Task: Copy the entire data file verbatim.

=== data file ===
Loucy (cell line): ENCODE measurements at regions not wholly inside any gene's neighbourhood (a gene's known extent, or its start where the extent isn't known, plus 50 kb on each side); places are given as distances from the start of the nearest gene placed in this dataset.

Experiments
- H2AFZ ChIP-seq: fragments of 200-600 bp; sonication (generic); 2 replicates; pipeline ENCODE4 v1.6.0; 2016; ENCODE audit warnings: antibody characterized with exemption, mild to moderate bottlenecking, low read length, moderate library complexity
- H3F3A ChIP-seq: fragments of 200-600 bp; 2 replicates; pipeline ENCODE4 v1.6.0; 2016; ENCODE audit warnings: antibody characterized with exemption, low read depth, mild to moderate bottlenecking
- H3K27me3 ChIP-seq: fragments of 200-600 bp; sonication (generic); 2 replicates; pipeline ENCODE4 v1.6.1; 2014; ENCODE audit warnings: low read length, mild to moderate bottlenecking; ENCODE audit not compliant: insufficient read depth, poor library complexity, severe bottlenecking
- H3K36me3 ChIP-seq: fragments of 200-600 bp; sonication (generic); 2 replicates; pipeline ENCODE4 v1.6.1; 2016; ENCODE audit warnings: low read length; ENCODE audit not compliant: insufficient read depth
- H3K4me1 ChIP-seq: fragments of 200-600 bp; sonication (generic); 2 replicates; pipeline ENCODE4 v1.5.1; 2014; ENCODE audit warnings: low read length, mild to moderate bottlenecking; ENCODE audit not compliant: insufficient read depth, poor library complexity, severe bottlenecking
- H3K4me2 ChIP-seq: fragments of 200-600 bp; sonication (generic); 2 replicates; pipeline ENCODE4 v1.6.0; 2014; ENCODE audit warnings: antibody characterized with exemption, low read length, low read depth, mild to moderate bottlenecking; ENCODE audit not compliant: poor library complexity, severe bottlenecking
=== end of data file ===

Loucy (cell line): ENCODE measurements at regions not wholly inside any gene's neighbourhood (a gene's known extent, or its start where the extent isn't known, plus 50 kb on each side); places are given as distances from the start of the nearest gene placed in this dataset.

Experiments
- H2AFZ ChIP-seq: fragments of 200-600 bp; sonication (generic); 2 replicates; pipeline ENCODE4 v1.6.0; 2016; ENCODE audit warnings: antibody characterized with exemption, mild to moderate bottlenecking, low read length, moderate library complexity
- H3F3A ChIP-seq: fragments of 200-600 bp; 2 replicates; pipeline ENCODE4 v1.6.0; 2016; ENCODE audit warnings: antibody characterized with exemption, low read depth, mild to moderate bottlenecking
- H3K27me3 ChIP-seq: fragments of 200-600 bp; sonication (generic); 2 replicates; pipeline ENCODE4 v1.6.1; 2014; ENCODE audit warnings: low read length, mild to moderate bottlenecking; ENCODE audit not compliant: insufficient read depth, poor library complexity, severe bottlenecking
- H3K36me3 ChIP-seq: fragments of 200-600 bp; sonication (generic); 2 replicates; pipeline ENCODE4 v1.6.1; 2016; ENCODE audit warnings: low read length; ENCODE audit not compliant: insufficient read depth
- H3K4me1 ChIP-seq: fragments of 200-600 bp; sonication (generic); 2 replicates; pipeline ENCODE4 v1.5.1; 2014; ENCODE audit warnings: low read length, mild to moderate bottlenecking; ENCODE audit not compliant: insufficient read depth, poor library complexity, severe bottlenecking
- H3K4me2 ChIP-seq: fragments of 200-600 bp; sonication (generic); 2 replicates; pipeline ENCODE4 v1.6.0; 2014; ENCODE audit warnings: antibody characterized with exemption, low read length, low read depth, mild to moderate bottlenecking; ENCODE audit not compliant: poor library complexity, severe bottlenecking